O. C. Pratt was the agent of Meek at the time this purchase was effected by Solomon, and as such agent advanced the money of Meek for that purpose, and received the conveyance to the latter as security for the advance. At the time of Solomon's decease, Meek still held this conveyance, and some three months after that event, Pratt repaid to Meek the moneys due him on account of the transaction, and Meek thereupon conveyed to Pratt, who received the conveyance, to hold as security, as Meek had done. At this time, J. C. Mandeville, a brother of respondent, was in occupation of the premises. He was also equally interested with the respondent in the title, and Pratt called his attention to the fact that he had himself received the conveyance from Meek, and suggested to him the propriety of looking into the matter, but he seems to have made no response whatever to the suggestion, and though Pratt met him, as well as the respondent, subsequently and before March, 1864, neither of them seem to have manifested the slightest interest or concern in the purchase, or in what disposition would be finally made of it. On the first day of March, 1864, Mrs. Solomon, the appellant, acquired the title from Pratt. She paid for it--not with any part of the assets of the estate of Major Solomon, but with money that she borrowed for that purpose from a person in no way connected with the estate or its affairs.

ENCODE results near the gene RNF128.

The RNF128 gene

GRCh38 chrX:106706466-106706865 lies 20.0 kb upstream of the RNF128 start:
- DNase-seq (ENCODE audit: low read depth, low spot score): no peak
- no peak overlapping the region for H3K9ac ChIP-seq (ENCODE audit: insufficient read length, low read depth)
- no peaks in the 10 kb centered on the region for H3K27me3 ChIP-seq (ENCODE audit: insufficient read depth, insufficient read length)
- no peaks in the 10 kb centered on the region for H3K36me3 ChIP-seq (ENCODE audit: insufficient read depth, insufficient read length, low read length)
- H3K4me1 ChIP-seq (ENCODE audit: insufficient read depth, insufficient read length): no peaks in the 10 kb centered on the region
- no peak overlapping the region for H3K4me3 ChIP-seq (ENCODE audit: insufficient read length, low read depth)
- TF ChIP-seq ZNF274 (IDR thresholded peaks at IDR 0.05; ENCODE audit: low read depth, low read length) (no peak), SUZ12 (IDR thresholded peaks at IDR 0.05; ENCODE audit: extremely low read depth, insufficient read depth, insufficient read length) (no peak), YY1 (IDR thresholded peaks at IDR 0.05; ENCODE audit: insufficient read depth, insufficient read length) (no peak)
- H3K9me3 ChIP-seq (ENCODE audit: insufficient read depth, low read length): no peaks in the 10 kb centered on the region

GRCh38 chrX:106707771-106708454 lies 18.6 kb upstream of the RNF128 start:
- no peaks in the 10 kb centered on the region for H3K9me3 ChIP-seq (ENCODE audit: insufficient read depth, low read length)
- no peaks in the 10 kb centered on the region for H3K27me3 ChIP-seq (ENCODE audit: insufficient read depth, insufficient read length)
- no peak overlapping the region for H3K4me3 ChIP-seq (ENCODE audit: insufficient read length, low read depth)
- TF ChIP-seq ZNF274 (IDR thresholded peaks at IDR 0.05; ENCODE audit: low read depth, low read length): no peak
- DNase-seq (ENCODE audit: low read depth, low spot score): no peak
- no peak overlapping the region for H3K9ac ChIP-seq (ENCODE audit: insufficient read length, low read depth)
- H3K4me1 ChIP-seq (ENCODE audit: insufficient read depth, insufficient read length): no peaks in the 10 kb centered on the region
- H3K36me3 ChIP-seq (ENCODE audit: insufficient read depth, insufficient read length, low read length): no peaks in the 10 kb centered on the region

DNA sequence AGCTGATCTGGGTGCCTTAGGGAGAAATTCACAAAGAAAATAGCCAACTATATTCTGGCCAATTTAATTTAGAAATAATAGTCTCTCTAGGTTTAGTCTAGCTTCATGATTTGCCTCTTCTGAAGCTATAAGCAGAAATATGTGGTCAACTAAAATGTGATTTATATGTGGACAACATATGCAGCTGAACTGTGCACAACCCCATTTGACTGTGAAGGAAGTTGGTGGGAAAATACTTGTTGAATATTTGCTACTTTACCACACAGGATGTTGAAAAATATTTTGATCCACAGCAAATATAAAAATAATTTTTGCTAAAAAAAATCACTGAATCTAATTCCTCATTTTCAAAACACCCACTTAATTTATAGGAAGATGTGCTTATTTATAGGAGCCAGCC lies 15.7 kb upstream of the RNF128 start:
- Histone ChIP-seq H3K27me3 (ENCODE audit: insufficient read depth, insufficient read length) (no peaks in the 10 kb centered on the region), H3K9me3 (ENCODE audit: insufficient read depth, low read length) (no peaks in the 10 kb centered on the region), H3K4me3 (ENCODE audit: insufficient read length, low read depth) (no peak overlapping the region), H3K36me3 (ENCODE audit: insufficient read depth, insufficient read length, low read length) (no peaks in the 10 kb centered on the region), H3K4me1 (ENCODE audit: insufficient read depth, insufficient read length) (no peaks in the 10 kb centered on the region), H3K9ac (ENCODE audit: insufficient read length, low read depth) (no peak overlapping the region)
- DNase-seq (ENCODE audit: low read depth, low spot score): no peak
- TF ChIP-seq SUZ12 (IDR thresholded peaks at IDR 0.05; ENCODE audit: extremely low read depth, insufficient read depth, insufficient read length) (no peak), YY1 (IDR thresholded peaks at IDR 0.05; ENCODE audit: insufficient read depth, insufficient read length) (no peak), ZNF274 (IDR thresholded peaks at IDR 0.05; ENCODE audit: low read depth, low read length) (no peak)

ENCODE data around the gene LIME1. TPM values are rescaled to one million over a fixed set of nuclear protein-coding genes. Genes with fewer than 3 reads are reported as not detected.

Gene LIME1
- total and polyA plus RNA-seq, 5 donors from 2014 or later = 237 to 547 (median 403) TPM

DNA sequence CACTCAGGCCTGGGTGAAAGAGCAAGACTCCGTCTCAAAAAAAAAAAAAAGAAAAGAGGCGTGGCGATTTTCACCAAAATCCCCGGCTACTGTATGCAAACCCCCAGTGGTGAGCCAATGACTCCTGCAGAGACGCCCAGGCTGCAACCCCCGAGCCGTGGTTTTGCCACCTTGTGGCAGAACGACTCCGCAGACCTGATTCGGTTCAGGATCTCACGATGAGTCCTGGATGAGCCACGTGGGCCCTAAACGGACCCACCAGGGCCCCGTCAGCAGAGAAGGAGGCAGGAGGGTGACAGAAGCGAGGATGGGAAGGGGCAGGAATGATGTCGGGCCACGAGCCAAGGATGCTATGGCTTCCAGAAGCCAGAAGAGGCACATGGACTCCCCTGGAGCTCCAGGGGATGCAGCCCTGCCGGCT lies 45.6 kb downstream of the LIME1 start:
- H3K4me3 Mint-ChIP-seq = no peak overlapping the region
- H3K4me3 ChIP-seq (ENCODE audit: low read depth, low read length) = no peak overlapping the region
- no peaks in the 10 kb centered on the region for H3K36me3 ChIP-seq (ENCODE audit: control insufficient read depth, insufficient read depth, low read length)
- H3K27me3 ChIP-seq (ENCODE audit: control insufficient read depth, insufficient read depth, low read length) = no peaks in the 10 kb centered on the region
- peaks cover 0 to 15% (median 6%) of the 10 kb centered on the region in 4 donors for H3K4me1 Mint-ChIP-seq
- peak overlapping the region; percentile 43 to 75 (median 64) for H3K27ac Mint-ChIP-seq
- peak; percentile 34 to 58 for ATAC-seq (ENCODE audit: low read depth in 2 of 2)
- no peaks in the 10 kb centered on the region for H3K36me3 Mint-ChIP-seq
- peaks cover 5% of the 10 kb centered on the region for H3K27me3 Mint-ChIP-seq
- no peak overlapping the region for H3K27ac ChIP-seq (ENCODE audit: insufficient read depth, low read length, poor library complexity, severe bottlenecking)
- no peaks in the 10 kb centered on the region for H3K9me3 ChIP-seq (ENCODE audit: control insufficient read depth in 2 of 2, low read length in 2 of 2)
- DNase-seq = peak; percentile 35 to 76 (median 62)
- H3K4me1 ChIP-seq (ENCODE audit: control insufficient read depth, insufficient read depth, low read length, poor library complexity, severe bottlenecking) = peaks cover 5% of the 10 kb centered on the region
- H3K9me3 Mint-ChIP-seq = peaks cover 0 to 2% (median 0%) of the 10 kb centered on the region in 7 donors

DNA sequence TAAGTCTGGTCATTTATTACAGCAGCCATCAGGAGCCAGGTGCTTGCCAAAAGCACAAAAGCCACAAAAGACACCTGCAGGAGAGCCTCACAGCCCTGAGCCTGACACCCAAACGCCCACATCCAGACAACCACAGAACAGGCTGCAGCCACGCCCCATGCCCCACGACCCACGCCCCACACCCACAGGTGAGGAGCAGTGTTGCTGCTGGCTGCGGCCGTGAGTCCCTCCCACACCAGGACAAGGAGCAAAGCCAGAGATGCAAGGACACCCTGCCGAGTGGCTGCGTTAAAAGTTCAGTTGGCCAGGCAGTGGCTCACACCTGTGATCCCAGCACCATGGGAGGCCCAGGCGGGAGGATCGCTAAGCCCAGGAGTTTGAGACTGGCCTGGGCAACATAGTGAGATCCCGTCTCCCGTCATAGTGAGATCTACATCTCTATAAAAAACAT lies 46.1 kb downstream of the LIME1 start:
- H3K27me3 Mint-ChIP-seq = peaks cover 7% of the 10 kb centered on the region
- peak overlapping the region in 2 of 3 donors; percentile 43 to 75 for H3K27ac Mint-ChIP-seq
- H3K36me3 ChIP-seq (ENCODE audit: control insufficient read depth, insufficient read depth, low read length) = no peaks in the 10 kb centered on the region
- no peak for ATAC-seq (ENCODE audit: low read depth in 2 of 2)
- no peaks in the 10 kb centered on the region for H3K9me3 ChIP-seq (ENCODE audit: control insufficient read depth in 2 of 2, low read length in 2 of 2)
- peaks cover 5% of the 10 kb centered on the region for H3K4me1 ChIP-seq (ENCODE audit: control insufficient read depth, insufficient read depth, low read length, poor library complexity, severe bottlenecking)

It must be borne in mind that at the time she received this conveyance some eleven months had elapsed since her late husband had effected the purchase in the first instance; that the fact of the purchase having been made was well known to the respondent during all that time; that so far from its having been concealed from him, he had been importuned time and again by Solomon to participate in its benefits, and furnish his proportion of the expenses incurred in making it; that he was twice invited to do so before it had been actually completed, but positively declined on both occasions, and in so emphatic a manner in one instance that his interlocutor seems to have thought proper to explain to him that he had taken the liberty to mention the subject only at the request of Major Solomon himself.
It should not be forgotten that after the purchase had been effected, a full and fair statement of every matter connected with it had been laid before him in writing, and it was then distinctly stated to him that it was for the purpose of enabling him to make his election as to whether he would become interested in the purchase or not.
It seems to us, that the circumstances here establish, beyond controversy, that the purchase by Solomon was in the first instance fairly and openly made, not for the purpose of injuring the title of the respondent, but with a view to protect both himself and the respondent, and that the acts, declarations and conduct of the respondent persisted in during the life time of Major Solomon, and for long afterwards, including the time the appellant received the conveyance from Pratt, amount to a definitive refusal upon his part to participate in any way whatsoever in the transaction by which this adverse claim had been or was about to be acquired.